Sorry, there are no Remo Drive dates.
REMO DRIVE have had a lot of time to think.
Since releasing their debut album, GREATEST HITS, in 2017 (later re-released in 2018 by Epitaph Records), brothers Erik and Stephen Paulson have been pegged as one of the most captivating acts in the new-era indie rock scene, mixing the musicality of bands like Weezer, Title Fight, and The Police with the idiosyncratic lyrical tendencies of the genre’s more modern movement.
Greatest Hits, along with 2018’s POP MUSIC EP, took the band around the world with the likes of Saves The Day and Hippo Campus. All that time spent on toll roads and tarmacs left the brothers endless opportunities to think about how far their band had come in a short time – as well as plan for the future.
“I spent a lot of time asking questions and looking inward,” Erik says. “It taught me a lot about who I was and who we wanted to be as a band.”
Perhaps most importantly, this time to reflect showed Remo Drive what they didn’t want to do on their follow-up. While Greatest Hits overflowed with wide-eyed nativity and whole-hearted enthusiasm, NATURAL, EVERYDAY DEGRADATION (due out XX on Epitaph) finds the Paulson brothers crafting a sturdier brand of indie-rock.
Produced by Joe Reinhart (Modern Baseball, Hop Along) and mixed by Peter Katis (The National, Interpol), Natural, Everyday Degradation doesn’t burn the Remo Drive playbook – it calibrates it to highlight the band’s true strengths. So Erik’s lyrics are still just as emotionally resonant and universally relatable as they were on Greatest Hits; here, though, they’re far more intentional and precise. Instead of letting off-kilter turns of phrase and nervous energy capture listeners’ ears, Remo Drive allow their confidence to take center stage.
“Our first record was so much fun because it felt like we were breaking out of a box, mostly our local music scene,” Erik says. “But almost as soon as we did that, we started feeling constrained by where we found ourselves. We wanted to keep thinking outside the box and finding our own unique voice.”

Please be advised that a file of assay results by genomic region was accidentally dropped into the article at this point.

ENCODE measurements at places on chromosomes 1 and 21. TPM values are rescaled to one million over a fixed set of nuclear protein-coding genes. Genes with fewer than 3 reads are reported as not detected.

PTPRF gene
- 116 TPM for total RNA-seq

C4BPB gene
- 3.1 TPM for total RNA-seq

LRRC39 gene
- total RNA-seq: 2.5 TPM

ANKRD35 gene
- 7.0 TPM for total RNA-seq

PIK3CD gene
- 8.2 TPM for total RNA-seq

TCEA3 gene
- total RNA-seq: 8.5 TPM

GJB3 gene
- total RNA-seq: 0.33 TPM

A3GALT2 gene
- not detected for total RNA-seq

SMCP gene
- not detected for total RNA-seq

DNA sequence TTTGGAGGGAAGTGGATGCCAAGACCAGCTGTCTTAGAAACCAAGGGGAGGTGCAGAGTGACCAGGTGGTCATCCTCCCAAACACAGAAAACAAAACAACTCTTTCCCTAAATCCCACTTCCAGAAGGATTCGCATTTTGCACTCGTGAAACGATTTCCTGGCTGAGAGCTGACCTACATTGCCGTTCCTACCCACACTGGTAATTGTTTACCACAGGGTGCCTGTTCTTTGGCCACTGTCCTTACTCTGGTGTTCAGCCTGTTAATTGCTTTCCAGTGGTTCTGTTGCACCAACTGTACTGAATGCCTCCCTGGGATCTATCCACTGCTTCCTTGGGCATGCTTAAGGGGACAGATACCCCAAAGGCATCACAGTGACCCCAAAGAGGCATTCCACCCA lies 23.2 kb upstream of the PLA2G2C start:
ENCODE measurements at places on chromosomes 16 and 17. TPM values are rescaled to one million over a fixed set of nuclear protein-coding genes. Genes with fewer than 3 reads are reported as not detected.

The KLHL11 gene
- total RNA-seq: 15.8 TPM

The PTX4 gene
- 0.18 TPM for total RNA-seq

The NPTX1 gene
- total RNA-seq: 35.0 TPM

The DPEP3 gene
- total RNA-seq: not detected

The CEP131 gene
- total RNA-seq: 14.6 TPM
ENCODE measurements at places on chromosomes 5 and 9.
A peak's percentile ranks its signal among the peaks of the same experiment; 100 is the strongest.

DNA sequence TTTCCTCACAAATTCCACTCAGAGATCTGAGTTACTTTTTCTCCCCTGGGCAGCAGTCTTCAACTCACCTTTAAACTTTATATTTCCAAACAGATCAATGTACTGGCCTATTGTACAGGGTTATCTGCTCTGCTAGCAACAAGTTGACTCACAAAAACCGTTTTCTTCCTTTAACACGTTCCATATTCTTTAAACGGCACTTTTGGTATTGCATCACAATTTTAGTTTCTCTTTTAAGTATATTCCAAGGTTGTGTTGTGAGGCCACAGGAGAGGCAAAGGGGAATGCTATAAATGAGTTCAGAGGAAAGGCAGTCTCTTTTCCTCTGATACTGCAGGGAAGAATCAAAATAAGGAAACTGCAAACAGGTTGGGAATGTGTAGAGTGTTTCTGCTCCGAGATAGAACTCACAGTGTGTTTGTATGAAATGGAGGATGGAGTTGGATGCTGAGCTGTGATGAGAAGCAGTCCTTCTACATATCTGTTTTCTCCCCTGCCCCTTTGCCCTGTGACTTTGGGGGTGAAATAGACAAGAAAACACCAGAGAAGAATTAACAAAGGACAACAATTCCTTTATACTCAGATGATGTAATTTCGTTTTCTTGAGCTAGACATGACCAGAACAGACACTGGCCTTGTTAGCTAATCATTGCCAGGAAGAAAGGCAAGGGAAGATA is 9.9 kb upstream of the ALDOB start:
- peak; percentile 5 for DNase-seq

Instead of digging back into their more obvious influences for LP2, the band (solely the Paulsons for the first time ever) spent time exploring albums from the likes of The Killers, Arcade Fire, and Bruce Springsteen – timeless artists who do more than just write songs: They tell stories, and this new way of approaching Remo Drive immediately made a mark on the songs the duo wrote.
“If Brandon Flowers actually did the things he wrote about on the first Killers album, he’d be in prison,” Erik laughs. “You don’t have to always write about yourself. You can tap into your emotions and use them to tell stories instead.”
So while the first-person pronouns can’t always be traced back to the band directly this time, Natural, Everyday Degradation still deftly encapsulates the growing pains unrelegated to a specific generation, musing on topics like self-identify, mental health, and a burning desire to prove doubters wrong.
“None of the songs are that wild,” Erik demures, noting the album’s title was in part inspired by Salvador Dalí’s iconic painting “The Persistence of Memory.” Perhaps that’s true, but while Remo Drive circa Greatest Hits found the band looking longingly beyond their suburban Minnesota hometown, Natural, Everyday Degradation is them on the other side, soundtracking the long drives and relentless touring with life’s bigger questions.
“There’s sadness in routine,” Erik says, referencing the song “Around The Sun,” an ode to touring. “Even in the happiest of situations, we’re losing valuable moments or time. All these songs are about some sort of warped existence, but through that, I think we ultimately find we can be whatever we want to be.” XX